On May 26, 2021, Bennett & Belfort, P.C. attorneys Todd J. Bennett and Craig D. Levey completed a five-day jury trial in Middlesex Superior Court, where B&B’s clients prevailed on all counts for disability discrimination (failure to accommodate and termination) and retaliation. Due to the pandemic, this trial involved a number of measures put into place to prevent the spread of COVID-19.
The trial was a fascinating experience for the seasoned trial attorneys, as it was their first time before a live jury since the onset of COVID-19 in March 2020. Attorneys Bennett and Levey commend the staff at Middlesex Superior Court for a smooth process, as all parties sought to navigate the new rules and requirements regarding jury selection and courtroom etiquette.
While jury selection typically occurs in the courtroom where the case is tried, this was not true here. Potential jurors were spread out over two large rooms on separate floors. The judge conducted venire via video as bailiffs in the two rooms listened and took note of juror responses. Next, the judge and attorneys moved back to the courtroom and, one-by-one, jurors came into the courtroom and were asked more specific questions by the judge and attorneys. The process of jury selection took longer than usual given the various rooms involved.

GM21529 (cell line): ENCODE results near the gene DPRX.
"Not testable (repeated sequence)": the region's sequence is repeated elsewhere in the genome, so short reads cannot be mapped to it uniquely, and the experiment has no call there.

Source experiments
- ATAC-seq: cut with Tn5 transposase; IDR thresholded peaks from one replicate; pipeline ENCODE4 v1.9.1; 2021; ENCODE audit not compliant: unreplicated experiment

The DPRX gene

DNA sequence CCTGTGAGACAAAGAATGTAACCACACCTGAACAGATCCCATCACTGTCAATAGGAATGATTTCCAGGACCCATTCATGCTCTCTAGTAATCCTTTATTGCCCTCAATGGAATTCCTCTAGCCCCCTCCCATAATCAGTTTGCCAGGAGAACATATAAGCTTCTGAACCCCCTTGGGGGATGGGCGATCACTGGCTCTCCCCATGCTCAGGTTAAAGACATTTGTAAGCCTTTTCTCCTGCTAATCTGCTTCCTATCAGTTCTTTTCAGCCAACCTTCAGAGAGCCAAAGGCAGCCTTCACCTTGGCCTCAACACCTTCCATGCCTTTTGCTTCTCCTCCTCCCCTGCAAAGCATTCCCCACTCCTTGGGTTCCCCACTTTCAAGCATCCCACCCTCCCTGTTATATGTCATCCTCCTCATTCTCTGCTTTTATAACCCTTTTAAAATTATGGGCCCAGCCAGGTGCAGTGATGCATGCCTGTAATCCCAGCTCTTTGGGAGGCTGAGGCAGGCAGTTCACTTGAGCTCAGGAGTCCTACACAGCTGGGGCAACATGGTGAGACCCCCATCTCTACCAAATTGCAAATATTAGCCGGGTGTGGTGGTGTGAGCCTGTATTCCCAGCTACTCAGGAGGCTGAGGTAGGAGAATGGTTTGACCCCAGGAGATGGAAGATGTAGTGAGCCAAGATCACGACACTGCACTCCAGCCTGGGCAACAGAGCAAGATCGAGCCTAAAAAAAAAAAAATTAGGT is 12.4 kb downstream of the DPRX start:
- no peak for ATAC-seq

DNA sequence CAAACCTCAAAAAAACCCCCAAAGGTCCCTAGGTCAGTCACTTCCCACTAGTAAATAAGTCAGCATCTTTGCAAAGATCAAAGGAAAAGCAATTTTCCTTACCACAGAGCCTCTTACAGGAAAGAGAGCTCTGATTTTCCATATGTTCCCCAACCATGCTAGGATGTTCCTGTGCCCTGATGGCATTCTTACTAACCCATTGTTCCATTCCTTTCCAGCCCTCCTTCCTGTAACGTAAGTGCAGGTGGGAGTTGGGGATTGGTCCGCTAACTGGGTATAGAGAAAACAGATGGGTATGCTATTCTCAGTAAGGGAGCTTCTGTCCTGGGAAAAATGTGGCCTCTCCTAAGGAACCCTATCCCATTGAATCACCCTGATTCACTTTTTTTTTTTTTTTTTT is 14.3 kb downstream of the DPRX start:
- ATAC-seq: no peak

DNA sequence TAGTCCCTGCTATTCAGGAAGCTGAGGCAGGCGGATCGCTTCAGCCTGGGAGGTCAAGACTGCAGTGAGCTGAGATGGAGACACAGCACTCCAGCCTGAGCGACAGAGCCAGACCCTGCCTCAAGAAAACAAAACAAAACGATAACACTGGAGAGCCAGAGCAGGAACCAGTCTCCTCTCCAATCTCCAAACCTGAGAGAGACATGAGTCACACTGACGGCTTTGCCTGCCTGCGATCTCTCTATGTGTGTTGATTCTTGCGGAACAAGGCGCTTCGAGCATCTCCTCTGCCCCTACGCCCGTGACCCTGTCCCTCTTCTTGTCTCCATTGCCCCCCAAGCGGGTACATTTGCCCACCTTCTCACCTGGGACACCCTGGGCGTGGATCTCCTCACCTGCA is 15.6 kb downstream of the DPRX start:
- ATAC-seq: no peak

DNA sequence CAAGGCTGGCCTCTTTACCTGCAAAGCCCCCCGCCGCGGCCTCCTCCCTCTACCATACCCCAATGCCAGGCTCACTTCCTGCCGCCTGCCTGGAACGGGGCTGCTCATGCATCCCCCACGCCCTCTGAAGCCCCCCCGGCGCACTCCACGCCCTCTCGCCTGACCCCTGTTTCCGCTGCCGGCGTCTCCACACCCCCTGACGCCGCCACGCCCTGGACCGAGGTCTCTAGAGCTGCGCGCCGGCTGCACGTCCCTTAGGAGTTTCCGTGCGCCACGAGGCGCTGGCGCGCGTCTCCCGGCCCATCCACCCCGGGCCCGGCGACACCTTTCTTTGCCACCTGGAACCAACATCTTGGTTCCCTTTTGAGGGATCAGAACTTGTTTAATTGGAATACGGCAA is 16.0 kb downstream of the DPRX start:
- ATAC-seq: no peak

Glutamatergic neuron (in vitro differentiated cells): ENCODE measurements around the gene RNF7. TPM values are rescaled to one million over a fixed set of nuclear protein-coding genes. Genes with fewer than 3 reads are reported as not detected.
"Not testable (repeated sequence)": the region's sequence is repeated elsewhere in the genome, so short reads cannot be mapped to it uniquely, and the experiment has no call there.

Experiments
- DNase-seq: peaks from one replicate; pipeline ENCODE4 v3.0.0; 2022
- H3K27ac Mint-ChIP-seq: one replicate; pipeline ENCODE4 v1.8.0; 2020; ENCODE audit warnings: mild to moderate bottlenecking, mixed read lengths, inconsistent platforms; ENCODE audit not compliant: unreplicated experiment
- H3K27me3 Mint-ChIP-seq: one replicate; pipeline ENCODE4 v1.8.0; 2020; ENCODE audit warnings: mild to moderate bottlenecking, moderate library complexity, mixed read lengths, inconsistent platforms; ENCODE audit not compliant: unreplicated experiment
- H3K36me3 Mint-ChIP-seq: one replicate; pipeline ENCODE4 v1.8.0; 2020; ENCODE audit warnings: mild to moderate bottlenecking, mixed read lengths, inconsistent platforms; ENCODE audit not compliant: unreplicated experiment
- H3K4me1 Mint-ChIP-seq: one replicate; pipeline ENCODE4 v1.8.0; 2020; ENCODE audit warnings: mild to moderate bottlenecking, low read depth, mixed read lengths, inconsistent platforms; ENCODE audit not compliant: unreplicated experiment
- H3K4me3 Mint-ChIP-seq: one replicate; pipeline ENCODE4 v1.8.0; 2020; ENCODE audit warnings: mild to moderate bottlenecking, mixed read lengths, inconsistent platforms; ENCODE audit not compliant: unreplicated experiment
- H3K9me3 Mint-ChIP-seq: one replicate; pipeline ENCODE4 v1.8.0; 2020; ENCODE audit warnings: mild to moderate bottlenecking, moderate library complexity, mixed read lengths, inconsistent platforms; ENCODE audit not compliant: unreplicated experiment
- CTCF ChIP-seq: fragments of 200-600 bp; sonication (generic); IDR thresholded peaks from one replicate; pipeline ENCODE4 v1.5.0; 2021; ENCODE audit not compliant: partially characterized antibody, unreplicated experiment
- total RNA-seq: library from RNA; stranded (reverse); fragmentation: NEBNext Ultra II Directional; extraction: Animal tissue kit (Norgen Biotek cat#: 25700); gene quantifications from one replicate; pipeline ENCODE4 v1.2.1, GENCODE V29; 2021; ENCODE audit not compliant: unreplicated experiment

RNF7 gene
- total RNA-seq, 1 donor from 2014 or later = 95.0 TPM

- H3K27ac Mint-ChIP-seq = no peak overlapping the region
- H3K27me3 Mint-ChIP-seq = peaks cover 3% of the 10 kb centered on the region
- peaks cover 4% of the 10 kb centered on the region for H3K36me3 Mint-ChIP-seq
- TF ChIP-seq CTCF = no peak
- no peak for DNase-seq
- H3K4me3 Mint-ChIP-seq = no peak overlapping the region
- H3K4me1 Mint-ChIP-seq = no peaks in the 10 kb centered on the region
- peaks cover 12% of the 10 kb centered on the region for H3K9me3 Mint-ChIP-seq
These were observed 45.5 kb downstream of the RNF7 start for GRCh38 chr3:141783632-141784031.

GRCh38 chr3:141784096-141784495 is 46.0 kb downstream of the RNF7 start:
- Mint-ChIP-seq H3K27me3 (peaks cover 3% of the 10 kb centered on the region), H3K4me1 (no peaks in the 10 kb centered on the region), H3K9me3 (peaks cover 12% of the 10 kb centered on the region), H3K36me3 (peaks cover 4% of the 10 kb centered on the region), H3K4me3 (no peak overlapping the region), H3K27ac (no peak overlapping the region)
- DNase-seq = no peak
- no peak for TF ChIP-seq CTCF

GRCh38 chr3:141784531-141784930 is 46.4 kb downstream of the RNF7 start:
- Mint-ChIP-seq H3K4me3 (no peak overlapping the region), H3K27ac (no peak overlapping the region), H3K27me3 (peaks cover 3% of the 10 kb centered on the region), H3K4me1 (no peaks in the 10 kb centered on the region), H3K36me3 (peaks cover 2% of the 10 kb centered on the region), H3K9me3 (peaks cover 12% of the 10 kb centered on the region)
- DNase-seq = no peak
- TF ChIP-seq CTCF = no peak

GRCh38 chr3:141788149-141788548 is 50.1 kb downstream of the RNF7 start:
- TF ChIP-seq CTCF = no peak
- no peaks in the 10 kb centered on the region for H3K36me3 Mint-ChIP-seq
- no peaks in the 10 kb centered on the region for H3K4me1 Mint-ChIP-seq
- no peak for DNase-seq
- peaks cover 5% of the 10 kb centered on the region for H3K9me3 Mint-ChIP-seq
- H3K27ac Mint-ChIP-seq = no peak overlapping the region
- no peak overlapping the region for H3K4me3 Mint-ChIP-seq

Once the trial started, all parties—with the exception of the witness on the stand—were required to wear face masks at all times. The witness box was surrounded by clear plexiglass, which allowed the parties and jurors to see the witnesses’ expressions and better assess their credibility as they testified. The courtroom staff sanitized the witness box in between witnesses to ensure all cleaning requirements were met.
Since the jury was wearing face masks, the attorneys could not gauge the jurors’ immediate responses on any piece of evidence. Typically, an attorney may see a juror’s facial expression—good, bad, or indifferent—which provides critical feedback on a particular fact. This was not an option here. Additionally, since the attorneys wore face masks during opening statements, direct and cross examinations, and closing arguments, the jurors and witnesses could not see the attorneys’ expressions, which resulted in less emphasis on “entertainment value” and more on the evidence.
The new courtroom requirements mandated that the attorneys be more prepared than usual for witness examinations. Attorneys were not permitted to leave the podium while questioning a witness, and therefore could not approach the witness with exhibits. Attorneys were required to leave all documents (deposition transcripts, etc.), whether for impeachment or otherwise, in the jury box before the start of questioning to ensure no germs were spread. This required an extra level of preparation by the attorneys.
Congratulations to Attorneys Bennett and Levey on a successful trial!